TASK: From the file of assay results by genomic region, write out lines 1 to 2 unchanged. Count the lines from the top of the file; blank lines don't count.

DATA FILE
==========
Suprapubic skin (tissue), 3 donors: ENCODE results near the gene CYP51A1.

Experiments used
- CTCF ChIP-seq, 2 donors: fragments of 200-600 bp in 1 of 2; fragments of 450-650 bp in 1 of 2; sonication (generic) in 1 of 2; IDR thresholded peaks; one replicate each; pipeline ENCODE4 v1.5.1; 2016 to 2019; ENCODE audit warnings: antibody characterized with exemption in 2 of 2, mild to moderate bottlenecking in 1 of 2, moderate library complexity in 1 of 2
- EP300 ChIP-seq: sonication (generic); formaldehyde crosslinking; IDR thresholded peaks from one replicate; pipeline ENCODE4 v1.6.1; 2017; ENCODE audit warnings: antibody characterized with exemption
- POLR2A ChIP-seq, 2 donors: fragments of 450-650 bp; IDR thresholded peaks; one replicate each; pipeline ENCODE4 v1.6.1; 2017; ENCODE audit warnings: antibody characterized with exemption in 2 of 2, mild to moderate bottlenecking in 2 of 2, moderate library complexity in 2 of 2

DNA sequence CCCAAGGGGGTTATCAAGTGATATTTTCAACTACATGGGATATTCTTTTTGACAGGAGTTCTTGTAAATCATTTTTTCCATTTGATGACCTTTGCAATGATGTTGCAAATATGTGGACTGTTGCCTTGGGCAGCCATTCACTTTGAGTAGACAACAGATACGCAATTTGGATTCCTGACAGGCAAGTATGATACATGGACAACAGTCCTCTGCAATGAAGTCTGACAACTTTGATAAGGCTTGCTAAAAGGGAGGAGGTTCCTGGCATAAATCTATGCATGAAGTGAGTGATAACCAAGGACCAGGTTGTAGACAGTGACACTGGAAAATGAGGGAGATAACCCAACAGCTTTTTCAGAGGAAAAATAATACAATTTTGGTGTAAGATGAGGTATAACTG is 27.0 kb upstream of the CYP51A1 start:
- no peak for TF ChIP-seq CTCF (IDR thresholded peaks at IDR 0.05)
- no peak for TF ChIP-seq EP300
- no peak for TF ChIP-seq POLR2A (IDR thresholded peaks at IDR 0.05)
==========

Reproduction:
Suprapubic skin (tissue), 3 donors: ENCODE results near the gene CYP51A1.

Experiments used